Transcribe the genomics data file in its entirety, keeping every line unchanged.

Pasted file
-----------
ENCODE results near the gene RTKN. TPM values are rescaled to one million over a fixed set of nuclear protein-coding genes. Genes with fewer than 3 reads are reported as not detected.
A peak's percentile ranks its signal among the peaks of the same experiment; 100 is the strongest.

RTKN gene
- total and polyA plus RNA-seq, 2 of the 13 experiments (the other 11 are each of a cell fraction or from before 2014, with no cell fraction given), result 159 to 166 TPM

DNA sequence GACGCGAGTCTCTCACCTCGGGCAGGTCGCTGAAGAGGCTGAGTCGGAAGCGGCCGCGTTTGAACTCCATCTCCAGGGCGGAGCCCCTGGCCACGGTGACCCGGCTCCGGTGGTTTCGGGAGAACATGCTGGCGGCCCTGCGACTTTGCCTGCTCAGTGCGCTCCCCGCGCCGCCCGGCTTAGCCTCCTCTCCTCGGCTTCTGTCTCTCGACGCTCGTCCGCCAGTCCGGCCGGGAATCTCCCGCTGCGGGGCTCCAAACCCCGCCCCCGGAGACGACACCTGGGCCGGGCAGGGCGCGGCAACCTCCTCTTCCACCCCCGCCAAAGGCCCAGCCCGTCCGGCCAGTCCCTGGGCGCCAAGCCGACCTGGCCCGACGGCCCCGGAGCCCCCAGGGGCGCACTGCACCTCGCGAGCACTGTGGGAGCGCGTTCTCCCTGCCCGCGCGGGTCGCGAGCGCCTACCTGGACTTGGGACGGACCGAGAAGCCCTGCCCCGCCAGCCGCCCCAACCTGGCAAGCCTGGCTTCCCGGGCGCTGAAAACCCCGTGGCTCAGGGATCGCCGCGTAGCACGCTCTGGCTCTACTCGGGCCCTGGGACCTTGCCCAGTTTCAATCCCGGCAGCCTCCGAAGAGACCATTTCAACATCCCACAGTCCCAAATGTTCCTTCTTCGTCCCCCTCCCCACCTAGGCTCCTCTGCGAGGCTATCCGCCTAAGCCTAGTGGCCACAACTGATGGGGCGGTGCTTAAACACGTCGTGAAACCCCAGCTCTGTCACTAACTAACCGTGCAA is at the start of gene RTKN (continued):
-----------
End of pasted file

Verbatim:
ENCODE results near the gene RTKN. TPM values are rescaled to one million over a fixed set of nuclear protein-coding genes. Genes with fewer than 3 reads are reported as not detected.
A peak's percentile ranks its signal among the peaks of the same experiment; 100 is the strongest.

RTKN gene
- total and polyA plus RNA-seq, 2 of the 13 experiments (the other 11 are each of a cell fraction or from before 2014, with no cell fraction given), result 159 to 166 TPM

DNA sequence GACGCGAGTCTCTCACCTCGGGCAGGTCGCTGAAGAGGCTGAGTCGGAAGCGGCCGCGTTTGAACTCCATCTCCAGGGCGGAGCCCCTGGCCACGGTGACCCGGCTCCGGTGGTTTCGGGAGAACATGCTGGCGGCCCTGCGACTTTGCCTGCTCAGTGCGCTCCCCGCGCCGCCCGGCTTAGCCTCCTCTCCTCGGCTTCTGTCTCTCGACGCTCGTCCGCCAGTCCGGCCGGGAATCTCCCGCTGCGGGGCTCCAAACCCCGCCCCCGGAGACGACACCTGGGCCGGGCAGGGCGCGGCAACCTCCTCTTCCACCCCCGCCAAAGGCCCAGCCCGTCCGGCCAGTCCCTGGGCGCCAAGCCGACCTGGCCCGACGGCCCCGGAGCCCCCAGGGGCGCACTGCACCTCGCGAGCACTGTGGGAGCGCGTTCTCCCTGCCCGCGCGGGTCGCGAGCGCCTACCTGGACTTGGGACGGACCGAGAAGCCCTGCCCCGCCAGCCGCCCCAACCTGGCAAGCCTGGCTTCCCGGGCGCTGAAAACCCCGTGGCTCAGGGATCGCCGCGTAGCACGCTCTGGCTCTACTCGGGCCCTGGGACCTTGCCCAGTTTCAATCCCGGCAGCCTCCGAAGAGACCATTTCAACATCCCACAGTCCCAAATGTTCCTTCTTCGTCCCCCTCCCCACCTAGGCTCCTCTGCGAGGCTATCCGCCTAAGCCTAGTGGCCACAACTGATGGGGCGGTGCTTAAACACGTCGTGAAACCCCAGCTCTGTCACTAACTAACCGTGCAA is at the start of gene RTKN (continued):